25 Jul, 2019, 11:00 ET
BROOKLYN, N.Y., July 25, 2019 /PRNewswire/ -- Theodore S. Rappaport, a New York University professor and founding director of the research center NYU WIRELESS will be inducted into the Wireless History Foundation (WHF) Wireless Hall of Fame at the Foundation's Awards Dinner in Los Angeles on October 23rd. Rappaport also recently became the recipient of the Institute of Electrical and Electronics Engineers (IEEE) 2020 Eric E. Sumner Award, named in honor of the late IEEE President Eric E. Sumner, who was instrumental in developing early switching systems. He will receive the Sumner medal at the 2019 IEEE Global Communications Conference in Hawaii in early December.
Both the IEEE and Wireless History Foundation are recognizing Rappaport — who also founded academic wireless research centers at the University of Texas and Virginia Tech — as one of the preeminent thought leaders in the wireless field and for groundbreaking academic research and entrepreneurship that have blazed a path for modern wireless communication systems.
Others to be inducted into the Wireless Hall of Fame in October are Android founders Rich Miner, Andy Rubin, Nick Sears and Chris White; and pioneer of two-way voice systems and paging Lawrence D. Garvey (posthumously).
Rappaport's research in radio wave propagation, wireless communication system design, and broadband wireless communications circuits and systems at millimeter wave (mmWave) frequencies (30 to 300 gigahertz) paved the way for the commercialization of fifth-generation (5G) wireless technology. As 5G rolls out, it will bring broadband speeds to wireless communication, thereby potentially revolutionizing medicine, enabling autonomous vehicles, and inexpensively connecting rural communities to the digital world.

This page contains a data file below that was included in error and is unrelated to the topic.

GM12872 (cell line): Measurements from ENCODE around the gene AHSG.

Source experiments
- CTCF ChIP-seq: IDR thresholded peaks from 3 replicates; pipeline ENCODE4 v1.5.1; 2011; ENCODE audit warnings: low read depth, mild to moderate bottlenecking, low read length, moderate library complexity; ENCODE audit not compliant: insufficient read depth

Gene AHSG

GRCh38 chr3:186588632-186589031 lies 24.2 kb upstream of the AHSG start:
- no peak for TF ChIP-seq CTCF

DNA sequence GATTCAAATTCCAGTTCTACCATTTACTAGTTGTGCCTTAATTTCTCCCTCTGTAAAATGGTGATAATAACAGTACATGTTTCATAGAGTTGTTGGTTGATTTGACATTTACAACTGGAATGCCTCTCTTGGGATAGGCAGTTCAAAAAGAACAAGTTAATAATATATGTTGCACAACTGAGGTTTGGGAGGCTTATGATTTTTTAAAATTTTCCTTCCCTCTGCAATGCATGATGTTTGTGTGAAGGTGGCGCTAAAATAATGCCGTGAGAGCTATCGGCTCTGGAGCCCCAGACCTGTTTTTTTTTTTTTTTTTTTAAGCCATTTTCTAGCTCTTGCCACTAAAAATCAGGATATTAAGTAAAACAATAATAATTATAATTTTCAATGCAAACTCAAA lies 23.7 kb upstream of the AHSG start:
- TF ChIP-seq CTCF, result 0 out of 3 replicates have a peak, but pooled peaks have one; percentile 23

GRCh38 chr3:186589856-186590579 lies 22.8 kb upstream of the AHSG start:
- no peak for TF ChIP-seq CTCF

Before Rappaport published his seminal 2013 paper, "Millimeter Wave Mobile Communications for 5G Cellular: It Will Work," in an IEEE journal, few experts acknowledged the possibilities of tapping that underutilized spectrum. Now, NYU WIRELESS, which Rappaport launched upon arriving at the NYU Tandon School of Engineering in 2012, is moving well beyond 5G research.
Rappaport's latest comprehensive overview, "Wireless Communications and Applications above 100 GHz: Opportunities and Challenges for 6G and Beyond," highlights the technical challenges and opportunities for the coming decades, particularly in the terahertz (THz) electromagnetic spectra. Along with other NYU WIRELESS researchers, he is exploring THz for ultra-fast, high-capacity data transmission and revolutionary applications for communications, medical imaging, precise position location, semiconductor testing, and new kinds of spectroscopy.
"Ted Rappaport has been a linchpin in making NYU a world leader in the field of wireless communications, as well as an educator who has inspired and nurtured the next generation of innovators in the field," said NYU Tandon Dean Jelena Kovačević. "We congratulate him on these latest well-deserved honors from IEEE and the Wireless History Foundation and are eager to watch as he helps usher in the new era of 5G and beyond."